The 1619 Project is a major initiative from the New York Times observing the 400th anniversary of the beginning of American slavery. It aims to reframe the country’s history, understanding 1619 as our true founding, and placing the consequences of slavery and the contributions of black Americans at the very center of the story we tell ourselves about who we are.
Stephens’ main issue with the project is seemingly that it exists. Among the links to fringe websites and confusing claims that there are no contradictions between the Founders’ ideals of liberty and equality and the fact that they owned human beings, his column makes a central criticism: The project, which aims to reframe the country’s history, in fact reframed the country’s history. He wrote:
Journalists are, most often, in the business of writing the first rough draft of history, not trying to have the last word on it. We are best when we try to tell truths with a lowercase t, following evidence in directions unseen, not the capital-T truth of a pre-established narrative in which inconvenient facts get discarded. And we’re supposed to report and comment on the political and cultural issues of the day, not become the issue itself.
As fresh concerns make clear, on these points — and for all of its virtues, buzz, spinoffs and a Pulitzer Prize — the 1619 Project has failed.
Stephens wasn’t the first—and won’t be the last—person to criticize the 1619 Project. Everyone from President Trump, who has attacked the project as part of his bizarre campaign against critical race theory, to the World Socialist Website, which described it as “one component of a deliberate effort to inject racial politics into the heart of the 2020 elections and foment divisions among the working class,” has done so. Stephens’s myopic and ahistorical view of when “journalists are at their best” aside, what made his critique stand out was simply that he was a Times columnist accusing Times colleagues of having “failed” in the pages of the New York Times. Why there was space for him to do so is the interesting question.
Among the many criticisms of the 1619 Project have been some perfectly legitimate ones. In December, five historians wrote a letter to the Times outlining their problems with the project’s historical analysis. Chief among them was a line from Hannah-Jones’s introductory essay in which she asserted that “one of the primary reasons the colonists decided to declare their independence from Britain was because they wanted to protect the institution of slavery” at a time when “Britain had grown deeply conflicted over its role in the barbaric institution.” This, it’s been argued, is not accurate, and after initially defending it, in March, the _Times_—generally loath to admit fault of any kind—updated the story and added a clarification.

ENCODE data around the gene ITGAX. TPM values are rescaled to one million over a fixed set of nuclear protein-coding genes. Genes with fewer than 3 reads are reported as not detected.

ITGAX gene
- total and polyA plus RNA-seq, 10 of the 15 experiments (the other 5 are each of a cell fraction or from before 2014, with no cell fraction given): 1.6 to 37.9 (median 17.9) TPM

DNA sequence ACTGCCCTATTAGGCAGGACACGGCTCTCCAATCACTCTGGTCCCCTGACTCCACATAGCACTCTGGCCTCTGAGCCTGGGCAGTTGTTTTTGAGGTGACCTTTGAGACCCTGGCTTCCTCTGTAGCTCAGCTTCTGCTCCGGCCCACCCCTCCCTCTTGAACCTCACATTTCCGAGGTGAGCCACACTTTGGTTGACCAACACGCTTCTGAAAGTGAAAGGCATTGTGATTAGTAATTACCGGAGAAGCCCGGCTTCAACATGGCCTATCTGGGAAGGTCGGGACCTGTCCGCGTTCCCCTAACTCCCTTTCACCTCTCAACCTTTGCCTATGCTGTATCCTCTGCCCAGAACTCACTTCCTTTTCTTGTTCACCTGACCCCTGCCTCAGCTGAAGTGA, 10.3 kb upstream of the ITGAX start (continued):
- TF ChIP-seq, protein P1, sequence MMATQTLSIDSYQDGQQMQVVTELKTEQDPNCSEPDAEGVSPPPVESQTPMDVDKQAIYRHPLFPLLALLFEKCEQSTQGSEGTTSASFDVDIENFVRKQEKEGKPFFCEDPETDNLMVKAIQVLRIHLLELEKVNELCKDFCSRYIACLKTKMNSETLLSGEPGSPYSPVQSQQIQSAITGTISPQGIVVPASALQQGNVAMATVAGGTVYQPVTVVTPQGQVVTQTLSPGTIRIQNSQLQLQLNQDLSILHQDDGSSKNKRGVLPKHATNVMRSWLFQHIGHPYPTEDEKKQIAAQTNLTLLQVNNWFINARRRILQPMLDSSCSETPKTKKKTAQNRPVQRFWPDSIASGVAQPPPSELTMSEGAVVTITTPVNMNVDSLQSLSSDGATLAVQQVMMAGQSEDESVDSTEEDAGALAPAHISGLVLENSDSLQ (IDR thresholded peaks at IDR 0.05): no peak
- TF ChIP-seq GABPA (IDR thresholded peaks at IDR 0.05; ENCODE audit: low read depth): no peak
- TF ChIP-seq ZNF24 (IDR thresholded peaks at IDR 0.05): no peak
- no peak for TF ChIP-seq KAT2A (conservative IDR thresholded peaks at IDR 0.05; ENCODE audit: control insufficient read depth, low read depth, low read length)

Also in December, however, the Times was quietly amending another, more central statement of the project’s thesis. The phrase “understanding 1619 as our true founding” was deleted from the paragraph of text accompanying Hannah-Jones’s essay quoted above. It now reads as follows:
The 1619 Project is an ongoing initiative from The New York Times Magazine that began in August 2019, the 400th anniversary of the beginning of American slavery. It aims to reframe the country’s history by placing the consequences of slavery and the contributions of black Americans at the very center of our national narrative.
The deletion of the phrase—clearly understood by anyone reading the project in good faith as not locating the legal founding of the United States in 1619 but as locating the birth of the nation there, the way one could locate it in 1607 or 1789 or 1865—was not noted or addressed by the Times. When discovered by Quillette last month, the deletion gave rise to a torrent of largely bad-faith criticism that amounted to accusing Hannah-Jones and the Times of essentially walking back the thesis of the project. (Stephens joined in the chorus in his own column, in which he presented Hannah-Jones’ statement that the obviously metaphorical claim that the country was founded in 1619 was obviously metaphorical as somehow damning.) Silverstein gave the following explanation, which raises more questions than it answers, to the Washington Post, which published a report this week called “How the 1619 Project took over 2020”:
Silverstein explained that the altered words were from display text penned by a digital editor that they were “continually having to write and revise” for different platforms “to hone how we are rhetorically describing the project.”